William Golding's Rites of Passage is one of those books you can't say much about, since it ruins the tale. On surface, it is about Edward Talbot's voyage to Australia in 1812. Talbot is a pompous young man, and aristocrat, who happens to keep a detailed journal
William Golding's Rites of Passage is one of those books you can't say much about, since it ruins the tale. Talbot is a pompous young man, and aristocrat, who happens to keep a detailed journal. As the pages go by, you see glimmerings of maturity, and a sure eye for recording details. The book starts out in a comic vein, one that had me thinking early on of the Flashman novels.
Rites of Passage is the first book in Golding’s ‘A Sea Trilogy’. Sailing to Australia in the early years of the nineteenth century, Edmund Talbot keeps a journal to amuse his godfather back in England. Full of wit and disdain, he records the mounting tensions on the ancient warship, where officers, sailors, soldiers and emigrants jostle in the crammed spaces below decks
To the Ends of the Earth is the name given to a trilogy of nautical, relational novels-Rites of Passage (1980), Close Quarters (1987), and Fire Down Below (1989)-by British author William Golding.
To the Ends of the Earth is the name given to a trilogy of nautical, relational novels-Rites of Passage (1980), Close Quarters (1987), and Fire Down Below (1989)-by British author William Golding. Set on a former British man-of-war transporting migrants to Australia in the early 19th century, the novels explore themes of class (assumed status) and man's reversion to savagery when isolated, in this case, the closed society of the ship's passengers and crew.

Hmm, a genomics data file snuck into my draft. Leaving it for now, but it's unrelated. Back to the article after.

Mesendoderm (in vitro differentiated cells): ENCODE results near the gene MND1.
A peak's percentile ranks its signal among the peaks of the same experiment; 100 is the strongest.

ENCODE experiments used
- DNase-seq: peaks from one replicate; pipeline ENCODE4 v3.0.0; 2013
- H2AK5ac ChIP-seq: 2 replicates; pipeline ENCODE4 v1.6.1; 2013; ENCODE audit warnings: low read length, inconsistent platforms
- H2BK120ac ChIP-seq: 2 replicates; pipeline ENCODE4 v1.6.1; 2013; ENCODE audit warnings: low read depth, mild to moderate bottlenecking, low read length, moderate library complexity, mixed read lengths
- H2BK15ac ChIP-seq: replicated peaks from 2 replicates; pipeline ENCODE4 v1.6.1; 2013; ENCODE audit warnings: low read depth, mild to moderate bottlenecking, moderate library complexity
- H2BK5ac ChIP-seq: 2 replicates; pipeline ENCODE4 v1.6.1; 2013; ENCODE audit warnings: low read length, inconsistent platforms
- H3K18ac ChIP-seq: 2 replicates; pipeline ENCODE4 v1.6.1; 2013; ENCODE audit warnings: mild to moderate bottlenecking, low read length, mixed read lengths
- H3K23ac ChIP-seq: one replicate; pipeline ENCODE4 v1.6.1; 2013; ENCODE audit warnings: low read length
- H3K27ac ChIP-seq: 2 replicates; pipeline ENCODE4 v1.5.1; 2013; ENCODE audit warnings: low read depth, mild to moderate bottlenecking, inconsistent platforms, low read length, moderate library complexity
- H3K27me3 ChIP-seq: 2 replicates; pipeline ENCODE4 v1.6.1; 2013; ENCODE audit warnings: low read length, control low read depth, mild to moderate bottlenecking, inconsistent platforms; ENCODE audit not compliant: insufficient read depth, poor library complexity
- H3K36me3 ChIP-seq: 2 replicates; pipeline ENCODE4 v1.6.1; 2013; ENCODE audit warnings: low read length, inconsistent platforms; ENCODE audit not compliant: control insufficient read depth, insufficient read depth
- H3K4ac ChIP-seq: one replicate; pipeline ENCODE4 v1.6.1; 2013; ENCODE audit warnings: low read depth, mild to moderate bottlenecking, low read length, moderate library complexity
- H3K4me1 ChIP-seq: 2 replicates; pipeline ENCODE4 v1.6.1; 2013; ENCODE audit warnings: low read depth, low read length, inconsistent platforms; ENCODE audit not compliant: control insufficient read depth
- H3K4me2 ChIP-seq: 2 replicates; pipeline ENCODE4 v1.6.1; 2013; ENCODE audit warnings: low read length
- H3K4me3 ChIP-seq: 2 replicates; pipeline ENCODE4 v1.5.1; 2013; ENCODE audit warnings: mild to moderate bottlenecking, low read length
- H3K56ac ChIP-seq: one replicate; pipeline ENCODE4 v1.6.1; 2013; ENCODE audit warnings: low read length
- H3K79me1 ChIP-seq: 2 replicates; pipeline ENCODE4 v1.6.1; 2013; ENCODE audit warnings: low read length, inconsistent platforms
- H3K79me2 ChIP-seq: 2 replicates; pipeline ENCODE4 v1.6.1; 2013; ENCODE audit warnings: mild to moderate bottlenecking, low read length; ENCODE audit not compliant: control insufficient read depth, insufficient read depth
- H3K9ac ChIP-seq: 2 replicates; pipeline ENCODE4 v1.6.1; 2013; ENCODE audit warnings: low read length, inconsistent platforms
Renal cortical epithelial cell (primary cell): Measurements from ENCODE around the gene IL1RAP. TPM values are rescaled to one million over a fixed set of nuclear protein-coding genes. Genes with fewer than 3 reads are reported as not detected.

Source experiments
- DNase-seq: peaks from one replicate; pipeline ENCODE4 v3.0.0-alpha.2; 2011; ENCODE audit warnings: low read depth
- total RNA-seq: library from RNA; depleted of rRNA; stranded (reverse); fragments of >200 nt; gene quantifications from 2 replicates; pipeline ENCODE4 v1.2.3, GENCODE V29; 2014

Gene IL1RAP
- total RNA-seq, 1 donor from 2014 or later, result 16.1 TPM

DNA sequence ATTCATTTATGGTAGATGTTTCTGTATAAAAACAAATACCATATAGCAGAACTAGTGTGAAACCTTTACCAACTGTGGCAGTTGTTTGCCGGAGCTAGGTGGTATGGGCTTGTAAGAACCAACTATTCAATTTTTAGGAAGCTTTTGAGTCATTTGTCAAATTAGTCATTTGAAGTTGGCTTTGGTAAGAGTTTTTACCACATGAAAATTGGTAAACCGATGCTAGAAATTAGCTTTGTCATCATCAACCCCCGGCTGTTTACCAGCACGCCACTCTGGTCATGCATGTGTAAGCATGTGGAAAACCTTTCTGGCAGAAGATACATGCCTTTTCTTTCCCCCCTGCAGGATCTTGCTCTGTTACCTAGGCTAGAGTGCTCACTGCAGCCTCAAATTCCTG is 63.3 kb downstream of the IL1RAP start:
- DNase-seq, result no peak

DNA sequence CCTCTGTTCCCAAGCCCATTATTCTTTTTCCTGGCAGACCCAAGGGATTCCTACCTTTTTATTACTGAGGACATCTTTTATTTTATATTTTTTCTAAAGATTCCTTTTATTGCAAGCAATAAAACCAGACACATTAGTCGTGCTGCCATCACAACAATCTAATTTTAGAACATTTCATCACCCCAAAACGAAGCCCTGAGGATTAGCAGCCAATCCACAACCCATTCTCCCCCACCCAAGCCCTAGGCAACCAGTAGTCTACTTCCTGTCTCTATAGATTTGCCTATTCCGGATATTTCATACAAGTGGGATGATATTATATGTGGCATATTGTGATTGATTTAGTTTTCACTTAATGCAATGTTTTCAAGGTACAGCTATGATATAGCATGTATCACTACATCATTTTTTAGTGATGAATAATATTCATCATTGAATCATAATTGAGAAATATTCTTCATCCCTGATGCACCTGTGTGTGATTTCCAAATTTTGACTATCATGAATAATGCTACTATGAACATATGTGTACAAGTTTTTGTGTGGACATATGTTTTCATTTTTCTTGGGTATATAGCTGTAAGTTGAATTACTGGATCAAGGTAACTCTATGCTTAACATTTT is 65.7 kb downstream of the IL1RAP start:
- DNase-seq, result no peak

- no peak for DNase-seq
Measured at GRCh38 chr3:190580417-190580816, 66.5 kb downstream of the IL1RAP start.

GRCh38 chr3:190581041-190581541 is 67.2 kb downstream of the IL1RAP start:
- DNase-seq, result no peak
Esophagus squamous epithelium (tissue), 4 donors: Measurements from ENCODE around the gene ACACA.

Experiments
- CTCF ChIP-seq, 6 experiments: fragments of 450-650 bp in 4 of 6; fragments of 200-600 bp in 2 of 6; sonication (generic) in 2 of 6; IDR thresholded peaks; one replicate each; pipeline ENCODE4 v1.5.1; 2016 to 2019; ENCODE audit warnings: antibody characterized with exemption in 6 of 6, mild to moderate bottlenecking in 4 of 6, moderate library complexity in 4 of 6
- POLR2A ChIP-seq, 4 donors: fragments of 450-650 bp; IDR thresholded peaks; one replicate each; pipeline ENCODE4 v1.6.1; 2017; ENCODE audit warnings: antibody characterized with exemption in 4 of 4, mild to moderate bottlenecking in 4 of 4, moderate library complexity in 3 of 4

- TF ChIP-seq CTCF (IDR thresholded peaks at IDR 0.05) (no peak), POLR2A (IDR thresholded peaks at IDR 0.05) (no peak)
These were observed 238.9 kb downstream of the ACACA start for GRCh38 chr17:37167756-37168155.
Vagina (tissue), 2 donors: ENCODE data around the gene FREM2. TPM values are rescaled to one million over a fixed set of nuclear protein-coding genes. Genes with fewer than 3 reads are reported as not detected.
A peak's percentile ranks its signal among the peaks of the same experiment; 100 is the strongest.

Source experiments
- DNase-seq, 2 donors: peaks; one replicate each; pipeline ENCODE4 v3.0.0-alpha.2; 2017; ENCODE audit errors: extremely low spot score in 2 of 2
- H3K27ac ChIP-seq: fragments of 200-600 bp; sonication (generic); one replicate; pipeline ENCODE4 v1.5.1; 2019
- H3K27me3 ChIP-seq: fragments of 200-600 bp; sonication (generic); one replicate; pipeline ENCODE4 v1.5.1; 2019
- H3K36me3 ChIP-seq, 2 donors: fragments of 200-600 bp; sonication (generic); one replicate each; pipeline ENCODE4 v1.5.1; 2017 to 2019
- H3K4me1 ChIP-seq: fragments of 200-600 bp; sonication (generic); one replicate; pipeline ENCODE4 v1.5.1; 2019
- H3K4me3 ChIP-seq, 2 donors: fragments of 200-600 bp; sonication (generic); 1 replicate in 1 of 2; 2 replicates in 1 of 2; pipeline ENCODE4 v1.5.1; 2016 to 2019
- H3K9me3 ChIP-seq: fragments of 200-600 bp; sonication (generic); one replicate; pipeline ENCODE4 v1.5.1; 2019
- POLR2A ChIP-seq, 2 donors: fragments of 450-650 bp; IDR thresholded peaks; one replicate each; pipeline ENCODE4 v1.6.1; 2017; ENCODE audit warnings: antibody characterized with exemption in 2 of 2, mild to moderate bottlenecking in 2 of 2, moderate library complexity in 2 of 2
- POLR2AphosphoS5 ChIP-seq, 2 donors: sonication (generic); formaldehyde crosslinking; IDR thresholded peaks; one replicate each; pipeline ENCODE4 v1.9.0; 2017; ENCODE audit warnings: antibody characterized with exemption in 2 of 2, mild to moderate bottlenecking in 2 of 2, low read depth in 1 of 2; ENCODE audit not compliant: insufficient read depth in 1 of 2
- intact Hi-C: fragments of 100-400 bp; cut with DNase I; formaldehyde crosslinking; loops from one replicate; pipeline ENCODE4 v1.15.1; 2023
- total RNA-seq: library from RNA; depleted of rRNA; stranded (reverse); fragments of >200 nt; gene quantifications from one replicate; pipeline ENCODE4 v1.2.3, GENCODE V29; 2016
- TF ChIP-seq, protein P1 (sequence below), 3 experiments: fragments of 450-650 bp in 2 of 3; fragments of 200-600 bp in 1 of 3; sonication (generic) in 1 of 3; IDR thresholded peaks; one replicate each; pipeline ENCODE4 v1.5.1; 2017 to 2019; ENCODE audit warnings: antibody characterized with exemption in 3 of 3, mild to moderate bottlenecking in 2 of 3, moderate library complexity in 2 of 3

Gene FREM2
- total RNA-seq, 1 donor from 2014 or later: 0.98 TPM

Rites of Passage captures the early part of a voyage to Australia during the close of the great Age of Sail. Locked aboard the aging hulk Britannia, a cross section of society seeks new lives and opportunities in a virgin territory. The book is written in epistolary format, featuring the daily journals of William Talbot, with the inclusion of a fevered letter from the parson James Colley. Both of these men make their own passages within the confines of shipboard society with very different levels of success.
With an introduction by John Gray. With an introduction by Philip Hensher. Winner of the James Tait Black Memorial Prize. Sammy Mountjoy, artist, rises from poverty and an obscure birth to see his pictures hung in the Tate Gallery. Swept into World War II, he is taken as a prisoner-of-war, threatened with torture, then locked in a cell of total darkness to wait. He emerges from his cell transfigured from his ordeal, and begins to realise what man can be and what he has gradually made of himself through his own choices. But did those accumulated choices also begin to deprive him of his free will? 'A fiercely distinguished book.
Whilst at sea he writes a journal to send back to England in which he records the mounting tensions onboard ship. From the author of LORD OF THE FLIES. To read this book, upload an EPUB or FB2 file to Bookmate.
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